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Donald Trump names H.R. McMaster as national security adviser

A career military leader, McMaster has previously been critical of the U.S. wars in Iraq and Vietnam.

By
Doug G. Ware
U.S. Army Lt. Gen. H.R. McMaster was named by President Donald Trump as national security adviser, replacing Michael T. Flynn in the post. McMaster began military service in 1984 and served in multiple posts at U.S. Central Command in Tampa, Fla. Photo courtesy DVIDS/EPA
U.S. Army Lt. Gen. H.R. McMaster was named by President Donald Trump as national security adviser, replacing Michael T. Flynn in the post. McMaster began military service in 1984 and served in multiple posts at U.S. Central Command in Tampa, Fla. Photo courtesy DVIDS/EPA

Feb. 20 (UPI) -- A week after Michael T. Flynn was ousted as top White House security adviser, President Donald Trump appointed his successor.

The president announced in Florida on Monday that U.S. Army Lt. Gen. Herbert Raymond McMaster will take over as assistant to the president for national security affairs, a job more commonly referred to as national security adviser.

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Trump made the announcement at his home at Mar-a-Lago, on Palm Beach.

"I just wanted to announce we have been working all weekend very diligently, very hard, that Gen. H.R. McMaster will become the national security adviser," the president said. "He is a man of tremendous talent and tremendous experience. I watched and read a lot over the last two days ... he is highly respected by everybody in the military. We are very honored to have him."

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The career military expert will now take over a position viewed by some as one of the most difficult in the executive branch.

McMaster, 54, began his Army service in 1984 and is a veteran of the first Gulf War. He led American armed forces in various posts at U.S. Central Command, the unit of the Department of Defense based in Tampa, Fla. that overseas U.S. military operations in the Middle East, Central Asia and North Africa.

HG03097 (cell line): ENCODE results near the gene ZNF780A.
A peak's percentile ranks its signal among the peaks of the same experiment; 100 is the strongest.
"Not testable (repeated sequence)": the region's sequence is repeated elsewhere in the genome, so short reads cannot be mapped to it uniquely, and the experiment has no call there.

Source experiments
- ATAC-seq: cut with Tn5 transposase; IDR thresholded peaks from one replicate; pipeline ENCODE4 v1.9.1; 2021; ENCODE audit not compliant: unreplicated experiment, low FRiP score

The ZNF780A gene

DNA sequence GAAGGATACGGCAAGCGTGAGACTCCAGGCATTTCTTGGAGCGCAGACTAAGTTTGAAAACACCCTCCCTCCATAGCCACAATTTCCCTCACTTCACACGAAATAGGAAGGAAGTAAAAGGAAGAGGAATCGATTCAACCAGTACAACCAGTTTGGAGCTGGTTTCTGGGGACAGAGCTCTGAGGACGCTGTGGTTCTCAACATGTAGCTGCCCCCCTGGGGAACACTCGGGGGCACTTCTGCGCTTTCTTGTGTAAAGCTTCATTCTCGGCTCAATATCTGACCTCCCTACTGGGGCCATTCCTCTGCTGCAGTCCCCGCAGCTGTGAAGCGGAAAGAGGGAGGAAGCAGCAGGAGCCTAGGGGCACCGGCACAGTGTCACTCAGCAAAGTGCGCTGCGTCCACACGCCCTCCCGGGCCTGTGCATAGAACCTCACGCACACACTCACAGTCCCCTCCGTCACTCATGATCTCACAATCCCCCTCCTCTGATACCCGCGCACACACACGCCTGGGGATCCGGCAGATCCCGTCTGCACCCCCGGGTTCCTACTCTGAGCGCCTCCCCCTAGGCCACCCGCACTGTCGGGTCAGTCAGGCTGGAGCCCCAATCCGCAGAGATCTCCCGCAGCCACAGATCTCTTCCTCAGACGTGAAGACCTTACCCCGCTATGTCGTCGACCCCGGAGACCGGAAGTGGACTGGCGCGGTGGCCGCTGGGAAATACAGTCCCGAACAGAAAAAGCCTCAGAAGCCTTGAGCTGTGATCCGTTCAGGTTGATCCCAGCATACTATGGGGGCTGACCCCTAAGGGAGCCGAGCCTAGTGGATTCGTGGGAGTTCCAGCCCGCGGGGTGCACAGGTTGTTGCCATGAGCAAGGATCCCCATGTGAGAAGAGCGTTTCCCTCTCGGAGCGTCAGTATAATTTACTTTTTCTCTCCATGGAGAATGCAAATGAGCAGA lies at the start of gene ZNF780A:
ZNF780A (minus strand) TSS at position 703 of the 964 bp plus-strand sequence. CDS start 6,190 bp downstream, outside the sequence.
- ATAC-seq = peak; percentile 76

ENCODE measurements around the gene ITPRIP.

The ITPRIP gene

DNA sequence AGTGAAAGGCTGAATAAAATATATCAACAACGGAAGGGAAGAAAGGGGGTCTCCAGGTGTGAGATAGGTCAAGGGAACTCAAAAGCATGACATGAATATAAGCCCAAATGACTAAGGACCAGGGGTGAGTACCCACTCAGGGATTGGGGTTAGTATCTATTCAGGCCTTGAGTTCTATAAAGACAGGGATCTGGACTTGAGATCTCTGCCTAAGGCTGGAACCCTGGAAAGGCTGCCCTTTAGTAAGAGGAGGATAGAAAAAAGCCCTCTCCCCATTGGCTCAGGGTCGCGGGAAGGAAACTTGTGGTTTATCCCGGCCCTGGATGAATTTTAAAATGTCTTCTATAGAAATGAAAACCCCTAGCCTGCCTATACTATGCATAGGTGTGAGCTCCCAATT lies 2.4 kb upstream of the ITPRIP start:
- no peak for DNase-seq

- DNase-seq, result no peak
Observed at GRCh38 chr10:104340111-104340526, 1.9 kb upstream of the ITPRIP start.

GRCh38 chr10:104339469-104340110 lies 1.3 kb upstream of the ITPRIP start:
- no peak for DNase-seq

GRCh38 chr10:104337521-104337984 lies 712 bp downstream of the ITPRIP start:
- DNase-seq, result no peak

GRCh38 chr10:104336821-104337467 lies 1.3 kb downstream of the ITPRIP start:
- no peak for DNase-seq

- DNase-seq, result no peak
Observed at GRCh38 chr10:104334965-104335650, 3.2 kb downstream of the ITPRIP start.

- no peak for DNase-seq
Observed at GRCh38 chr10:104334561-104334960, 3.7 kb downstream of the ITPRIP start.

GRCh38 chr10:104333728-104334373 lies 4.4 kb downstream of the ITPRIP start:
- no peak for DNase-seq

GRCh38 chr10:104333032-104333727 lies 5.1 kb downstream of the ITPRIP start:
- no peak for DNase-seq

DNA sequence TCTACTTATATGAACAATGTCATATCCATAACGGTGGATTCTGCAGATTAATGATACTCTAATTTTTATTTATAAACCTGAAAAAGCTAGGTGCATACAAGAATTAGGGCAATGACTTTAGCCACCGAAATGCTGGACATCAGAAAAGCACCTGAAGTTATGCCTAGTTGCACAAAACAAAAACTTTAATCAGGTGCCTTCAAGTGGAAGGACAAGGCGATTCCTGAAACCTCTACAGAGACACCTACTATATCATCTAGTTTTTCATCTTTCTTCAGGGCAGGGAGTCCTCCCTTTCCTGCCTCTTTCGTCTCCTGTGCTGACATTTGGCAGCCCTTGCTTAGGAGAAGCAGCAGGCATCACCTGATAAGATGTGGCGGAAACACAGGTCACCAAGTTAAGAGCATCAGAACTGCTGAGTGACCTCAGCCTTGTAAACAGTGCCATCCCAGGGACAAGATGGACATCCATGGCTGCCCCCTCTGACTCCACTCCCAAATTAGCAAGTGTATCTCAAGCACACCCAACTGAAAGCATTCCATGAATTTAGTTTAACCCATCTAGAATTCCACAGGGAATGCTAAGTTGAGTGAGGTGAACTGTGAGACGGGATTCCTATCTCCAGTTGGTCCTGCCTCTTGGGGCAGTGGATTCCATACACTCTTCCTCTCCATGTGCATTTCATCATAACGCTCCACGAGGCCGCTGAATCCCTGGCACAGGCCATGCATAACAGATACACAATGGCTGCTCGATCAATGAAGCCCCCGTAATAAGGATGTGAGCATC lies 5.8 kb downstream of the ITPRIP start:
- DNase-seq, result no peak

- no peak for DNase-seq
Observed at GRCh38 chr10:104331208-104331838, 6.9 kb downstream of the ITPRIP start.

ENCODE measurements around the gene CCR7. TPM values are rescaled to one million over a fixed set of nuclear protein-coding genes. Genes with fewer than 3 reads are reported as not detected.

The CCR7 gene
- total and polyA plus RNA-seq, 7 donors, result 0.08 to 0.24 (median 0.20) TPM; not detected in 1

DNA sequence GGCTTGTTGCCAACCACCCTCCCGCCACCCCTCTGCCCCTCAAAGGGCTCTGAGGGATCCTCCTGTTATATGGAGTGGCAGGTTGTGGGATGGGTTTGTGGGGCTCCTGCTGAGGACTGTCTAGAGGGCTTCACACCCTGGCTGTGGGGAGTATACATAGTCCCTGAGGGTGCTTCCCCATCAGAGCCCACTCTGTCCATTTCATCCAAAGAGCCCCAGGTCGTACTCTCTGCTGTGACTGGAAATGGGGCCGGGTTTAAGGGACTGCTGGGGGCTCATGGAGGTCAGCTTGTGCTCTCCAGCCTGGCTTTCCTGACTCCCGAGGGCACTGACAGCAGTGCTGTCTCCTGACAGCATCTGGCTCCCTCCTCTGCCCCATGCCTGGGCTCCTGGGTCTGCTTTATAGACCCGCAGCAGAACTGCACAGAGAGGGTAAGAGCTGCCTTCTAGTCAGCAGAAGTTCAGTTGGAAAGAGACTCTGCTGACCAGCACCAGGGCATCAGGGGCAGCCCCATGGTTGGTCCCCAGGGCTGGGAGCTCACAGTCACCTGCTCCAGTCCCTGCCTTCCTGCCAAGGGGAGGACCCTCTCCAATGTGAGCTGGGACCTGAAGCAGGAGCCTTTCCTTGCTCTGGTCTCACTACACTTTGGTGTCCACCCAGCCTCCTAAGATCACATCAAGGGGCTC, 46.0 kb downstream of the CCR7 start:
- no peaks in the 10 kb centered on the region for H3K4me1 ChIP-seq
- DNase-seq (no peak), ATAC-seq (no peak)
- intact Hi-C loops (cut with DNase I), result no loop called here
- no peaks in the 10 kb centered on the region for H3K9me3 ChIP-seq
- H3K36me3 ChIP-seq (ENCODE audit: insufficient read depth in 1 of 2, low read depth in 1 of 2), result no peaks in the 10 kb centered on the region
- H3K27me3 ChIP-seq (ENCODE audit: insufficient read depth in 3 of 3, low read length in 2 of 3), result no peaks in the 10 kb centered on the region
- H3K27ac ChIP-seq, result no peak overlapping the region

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Over the weekend, the White House said Trump had narrowed the candidates list down to four -- McMaster, former U.S. Ambassador to the U.N. John R. Bolton, acting adviser Keith Kellogg and Army Lt. Gen. Robert L. Caslen.

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National security adviser Michael T. Flynn, center, and Senior Counselor to the President Steve Bannon, sit in the Oval Office at the White House as President Donald Trump speaks on the phone with Australian Prime Minister Malcolm Turnbull on January 28. Flynn resigned on Feb. 13 and Trump on Monday named H.R. McMaster to succeed him in the role. Photo by Pete Marovich/UPI

Though Kellogg didn't get the nod, Trump added Monday that he will continue as chief of staff of the National Security Council. The president also noted that he planned to install Bolton in a key administration role, saying that he "has a good number of ideas that, I must tell you, I agree very much with."

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"We will be talking with John Bolton in a different capacity," he said.

A key Army strategist, McMaster graduated from the U.S. Military Academy at West Point and later earned his master's and doctorate degrees at the University of North Carolina. McMaster subsequently wrote a thesis and a book critical of the Pentagon's performance during the Vietnam War. He was also highly critical of former President George W. Bush's decision to focus militarily on Iraq in 2003.

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Flynn was removed from the role of national security adviser on Feb. 13 following a dust-up over conversations he had with Russian diplomat Sergey I. Kislyak weeks before Trump was inaugurated -- during which the retired Army general may have tipped off the ambassador to potential sanctions coming from President Barack Obama. The president said he asked for Flynn's resignation because he subsequently told Vice President Mike Pence that neither he nor Kislyak had discussed sanctions.

The president first tapped retired Navy Vice Admiral Robert S. Harward to replace Flynn in the job, but he declined based on concerns of his family.

McMaster's appointment comes amid reports of some dysfunction on Trump's National Security Council, where members have purportedly become increasingly concerned that they're not being consulted on certain administration decisions.

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